You can find travel pillows in a range of prices to suit different budgets. While you don’t have to spend a fortune on a travel pillow, you do tend to get what you pay for, so the cheapest options are not likely to be very comfortable.
You can find basic travel pillows starting at less than $10, including some simple U-shaped, polyester-filled options. While they might be comfortable for a trip or two, these travel pillows are unlikely to stand the test of time.
Around $20 to $30 will buy you a decent mid-range travel pillow. These travel pillows might not have the most innovative designs, but they’ll provide comfortable support.
Some travel pillows cost as much as $50 to $60, including ergonomically-designed memory foam options. These high-end travel pillows are great for frequent fliers.
If you need to pack light, consider an inflatable travel pillow. It might not be as comfortable as other options, but an inflatable travel pillow takes up no room when deflated.
Make sure your chosen travel pillow offers adequate support. However, U-shaped or wrap-around styles shouldn’t be too tight or restrictive.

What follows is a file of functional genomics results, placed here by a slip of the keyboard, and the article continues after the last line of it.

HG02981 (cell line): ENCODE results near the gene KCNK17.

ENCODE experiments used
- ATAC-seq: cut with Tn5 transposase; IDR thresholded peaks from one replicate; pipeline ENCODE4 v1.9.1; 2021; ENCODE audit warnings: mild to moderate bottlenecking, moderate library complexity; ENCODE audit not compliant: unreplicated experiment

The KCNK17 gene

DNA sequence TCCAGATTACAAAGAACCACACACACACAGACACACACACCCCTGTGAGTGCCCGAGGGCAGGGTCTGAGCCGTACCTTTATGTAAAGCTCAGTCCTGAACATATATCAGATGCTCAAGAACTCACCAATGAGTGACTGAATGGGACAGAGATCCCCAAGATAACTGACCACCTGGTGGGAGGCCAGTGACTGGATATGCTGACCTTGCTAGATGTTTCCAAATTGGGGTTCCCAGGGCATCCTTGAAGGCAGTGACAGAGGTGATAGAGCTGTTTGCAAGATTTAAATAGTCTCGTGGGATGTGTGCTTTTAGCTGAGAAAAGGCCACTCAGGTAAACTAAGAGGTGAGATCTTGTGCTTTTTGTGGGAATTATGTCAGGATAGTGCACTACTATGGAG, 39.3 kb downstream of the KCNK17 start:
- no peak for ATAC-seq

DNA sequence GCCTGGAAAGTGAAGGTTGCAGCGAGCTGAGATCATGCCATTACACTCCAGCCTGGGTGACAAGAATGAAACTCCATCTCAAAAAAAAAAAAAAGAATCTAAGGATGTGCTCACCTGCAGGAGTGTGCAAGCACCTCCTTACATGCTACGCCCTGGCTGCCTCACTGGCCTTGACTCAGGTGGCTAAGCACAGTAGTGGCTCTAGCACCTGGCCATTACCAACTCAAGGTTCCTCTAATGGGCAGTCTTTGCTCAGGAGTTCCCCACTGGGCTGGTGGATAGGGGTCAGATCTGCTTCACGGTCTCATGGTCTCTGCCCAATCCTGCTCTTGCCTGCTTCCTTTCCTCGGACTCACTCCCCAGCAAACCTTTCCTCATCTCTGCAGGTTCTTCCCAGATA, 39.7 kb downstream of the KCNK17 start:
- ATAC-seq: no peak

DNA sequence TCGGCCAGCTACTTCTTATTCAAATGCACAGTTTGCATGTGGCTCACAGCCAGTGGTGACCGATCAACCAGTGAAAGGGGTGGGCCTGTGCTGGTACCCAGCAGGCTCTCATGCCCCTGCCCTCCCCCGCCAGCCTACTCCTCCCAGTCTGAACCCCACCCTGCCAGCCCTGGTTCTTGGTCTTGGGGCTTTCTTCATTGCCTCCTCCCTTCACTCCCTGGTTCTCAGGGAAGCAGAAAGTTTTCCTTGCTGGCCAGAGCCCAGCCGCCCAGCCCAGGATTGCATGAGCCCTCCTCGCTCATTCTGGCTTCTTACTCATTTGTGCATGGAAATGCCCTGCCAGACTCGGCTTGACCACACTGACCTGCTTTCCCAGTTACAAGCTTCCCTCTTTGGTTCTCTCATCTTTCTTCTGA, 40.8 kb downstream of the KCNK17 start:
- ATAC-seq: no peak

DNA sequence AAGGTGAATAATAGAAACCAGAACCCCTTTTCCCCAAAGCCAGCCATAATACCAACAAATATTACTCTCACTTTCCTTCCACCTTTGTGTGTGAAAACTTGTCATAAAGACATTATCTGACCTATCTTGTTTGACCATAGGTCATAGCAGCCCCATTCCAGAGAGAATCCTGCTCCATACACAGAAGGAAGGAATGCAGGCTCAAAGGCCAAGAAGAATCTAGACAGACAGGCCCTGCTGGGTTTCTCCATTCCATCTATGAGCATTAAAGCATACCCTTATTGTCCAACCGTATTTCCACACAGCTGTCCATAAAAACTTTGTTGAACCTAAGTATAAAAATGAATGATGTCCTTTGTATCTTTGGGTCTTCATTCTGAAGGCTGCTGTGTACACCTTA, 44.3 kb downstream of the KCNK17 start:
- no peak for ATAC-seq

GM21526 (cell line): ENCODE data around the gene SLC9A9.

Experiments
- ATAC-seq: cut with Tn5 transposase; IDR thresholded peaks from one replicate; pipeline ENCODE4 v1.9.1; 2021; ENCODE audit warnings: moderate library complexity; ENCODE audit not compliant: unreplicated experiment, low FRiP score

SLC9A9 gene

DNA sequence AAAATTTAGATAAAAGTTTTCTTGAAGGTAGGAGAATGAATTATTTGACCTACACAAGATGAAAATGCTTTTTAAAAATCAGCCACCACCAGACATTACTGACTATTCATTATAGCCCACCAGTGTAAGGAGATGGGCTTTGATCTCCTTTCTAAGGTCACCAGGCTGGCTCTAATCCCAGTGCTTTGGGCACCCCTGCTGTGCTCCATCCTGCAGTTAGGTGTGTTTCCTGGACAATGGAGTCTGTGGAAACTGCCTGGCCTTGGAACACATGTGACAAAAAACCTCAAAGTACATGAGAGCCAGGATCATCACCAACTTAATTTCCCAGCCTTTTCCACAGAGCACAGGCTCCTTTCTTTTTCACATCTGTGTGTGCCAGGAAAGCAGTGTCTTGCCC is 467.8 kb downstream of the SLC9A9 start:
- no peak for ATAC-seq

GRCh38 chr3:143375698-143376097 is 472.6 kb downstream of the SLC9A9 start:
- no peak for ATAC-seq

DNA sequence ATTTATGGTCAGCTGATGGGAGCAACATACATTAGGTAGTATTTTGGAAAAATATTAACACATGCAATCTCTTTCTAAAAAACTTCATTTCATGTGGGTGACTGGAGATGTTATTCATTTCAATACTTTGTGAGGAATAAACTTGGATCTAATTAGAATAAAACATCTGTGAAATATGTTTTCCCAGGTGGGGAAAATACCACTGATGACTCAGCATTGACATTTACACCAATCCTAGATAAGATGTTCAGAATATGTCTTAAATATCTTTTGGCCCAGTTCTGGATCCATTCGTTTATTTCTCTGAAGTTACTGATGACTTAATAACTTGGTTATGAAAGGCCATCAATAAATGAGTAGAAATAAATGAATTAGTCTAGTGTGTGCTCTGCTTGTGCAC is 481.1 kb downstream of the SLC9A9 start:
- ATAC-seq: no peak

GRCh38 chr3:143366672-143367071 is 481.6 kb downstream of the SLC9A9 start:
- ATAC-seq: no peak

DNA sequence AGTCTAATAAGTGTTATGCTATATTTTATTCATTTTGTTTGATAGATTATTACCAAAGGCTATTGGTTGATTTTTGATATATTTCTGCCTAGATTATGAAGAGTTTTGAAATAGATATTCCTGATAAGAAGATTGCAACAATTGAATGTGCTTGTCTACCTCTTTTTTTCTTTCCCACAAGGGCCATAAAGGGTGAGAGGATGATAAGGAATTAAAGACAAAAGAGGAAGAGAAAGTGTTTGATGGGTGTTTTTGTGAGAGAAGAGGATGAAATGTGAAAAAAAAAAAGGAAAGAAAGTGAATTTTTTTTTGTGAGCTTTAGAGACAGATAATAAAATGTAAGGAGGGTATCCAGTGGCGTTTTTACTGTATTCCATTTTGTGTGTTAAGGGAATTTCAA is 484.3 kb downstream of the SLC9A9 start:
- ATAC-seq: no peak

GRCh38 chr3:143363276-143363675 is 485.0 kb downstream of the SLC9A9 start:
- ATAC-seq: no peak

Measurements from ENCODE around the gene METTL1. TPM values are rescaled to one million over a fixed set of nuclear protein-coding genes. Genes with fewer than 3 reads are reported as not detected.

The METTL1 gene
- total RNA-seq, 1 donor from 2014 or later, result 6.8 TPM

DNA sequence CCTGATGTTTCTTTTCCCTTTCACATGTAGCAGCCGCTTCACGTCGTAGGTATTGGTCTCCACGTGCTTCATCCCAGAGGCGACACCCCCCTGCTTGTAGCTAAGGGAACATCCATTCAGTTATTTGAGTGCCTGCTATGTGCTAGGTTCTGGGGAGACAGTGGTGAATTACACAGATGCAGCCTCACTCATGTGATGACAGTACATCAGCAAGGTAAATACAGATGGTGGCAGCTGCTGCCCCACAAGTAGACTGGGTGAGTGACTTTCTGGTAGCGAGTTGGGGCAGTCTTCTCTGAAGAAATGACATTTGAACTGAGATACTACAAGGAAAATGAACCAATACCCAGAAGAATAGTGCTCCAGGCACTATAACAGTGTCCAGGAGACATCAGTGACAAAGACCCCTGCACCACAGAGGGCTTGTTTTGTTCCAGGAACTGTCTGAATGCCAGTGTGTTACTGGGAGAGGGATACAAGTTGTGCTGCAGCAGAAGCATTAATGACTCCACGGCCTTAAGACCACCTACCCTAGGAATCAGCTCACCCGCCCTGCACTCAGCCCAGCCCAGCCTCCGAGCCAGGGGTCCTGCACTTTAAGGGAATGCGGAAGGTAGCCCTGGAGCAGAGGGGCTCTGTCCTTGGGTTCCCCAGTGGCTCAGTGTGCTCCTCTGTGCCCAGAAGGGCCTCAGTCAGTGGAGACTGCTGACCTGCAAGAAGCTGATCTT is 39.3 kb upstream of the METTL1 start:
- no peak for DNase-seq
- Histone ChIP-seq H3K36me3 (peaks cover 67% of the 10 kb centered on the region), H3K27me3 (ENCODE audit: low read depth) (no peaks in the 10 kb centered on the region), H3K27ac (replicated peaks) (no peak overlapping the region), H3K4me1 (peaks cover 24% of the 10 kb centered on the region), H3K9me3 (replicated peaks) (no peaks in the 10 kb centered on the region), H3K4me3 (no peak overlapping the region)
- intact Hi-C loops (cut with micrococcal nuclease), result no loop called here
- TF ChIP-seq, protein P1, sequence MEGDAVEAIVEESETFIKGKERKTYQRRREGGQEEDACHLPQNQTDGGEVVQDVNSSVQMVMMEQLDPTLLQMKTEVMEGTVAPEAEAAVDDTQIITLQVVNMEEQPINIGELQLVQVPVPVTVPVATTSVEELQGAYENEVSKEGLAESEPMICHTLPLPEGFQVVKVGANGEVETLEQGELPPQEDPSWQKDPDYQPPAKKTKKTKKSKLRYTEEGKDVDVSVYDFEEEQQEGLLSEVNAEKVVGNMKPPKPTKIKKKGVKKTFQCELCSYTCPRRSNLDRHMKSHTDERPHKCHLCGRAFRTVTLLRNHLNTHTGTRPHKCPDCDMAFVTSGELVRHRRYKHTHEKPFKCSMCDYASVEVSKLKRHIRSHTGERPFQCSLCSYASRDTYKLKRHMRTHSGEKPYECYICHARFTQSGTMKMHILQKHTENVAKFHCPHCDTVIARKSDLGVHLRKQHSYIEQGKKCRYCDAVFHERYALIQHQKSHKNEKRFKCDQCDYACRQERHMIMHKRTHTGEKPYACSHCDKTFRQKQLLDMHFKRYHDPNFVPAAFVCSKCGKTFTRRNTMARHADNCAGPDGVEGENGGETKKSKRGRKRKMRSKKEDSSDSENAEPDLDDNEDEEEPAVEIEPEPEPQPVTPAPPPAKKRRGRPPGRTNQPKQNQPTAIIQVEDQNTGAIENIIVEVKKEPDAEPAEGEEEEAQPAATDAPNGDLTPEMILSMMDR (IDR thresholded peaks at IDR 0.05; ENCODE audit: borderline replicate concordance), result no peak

Think about how often you’ll use your travel pillow. If you go on weekly business trips, it’s probably worth paying more for a top-of-the-line travel pillow, but you can get away with a cheaper model if you only vacation once a year or so.
Q. Will a travel pillow guarantee that I get better sleep while traveling?
A. Don’t expect a travel pillow to make it feel like you’re spending the night at the Ritz, but you should certainly get better-quality sleep when using a travel pillow. It’s not magic, but it will provide you with some comfort and support, so you hopefully won’t wake up with a horrible crick in your neck.
Q. I hate feeling too warm when I sleep. What’s the best type of travel pillow for me?
A. Some people really dislike feeling too warm while sleeping, which can be a problem with some travel pillows that hug your neck. You should avoid memory foam U-shaped or wrap-around travel pillows, but you may tolerate these styles with polyester or microbead fillings, as they’re more breathable. Look for pillows with outer covers made from cotton, bamboo, or other natural materials, which feel cooler. Rectangular and crossbody travel pillows don’t go around your neck, so they won’t make you feel so warm.
Q. What type of travel pillow is best for me if my head drops forward when I sleep sitting up?
A. When your chin drops forward onto your chest while sleeping, it generally disrupts your rest and leaves your neck feeling sore. Look for travel pillows that offer some chin support at the front of your neck, such as wrap-around or J-shaped models. This will help your head stay upright and give you a much more comfortable sleep.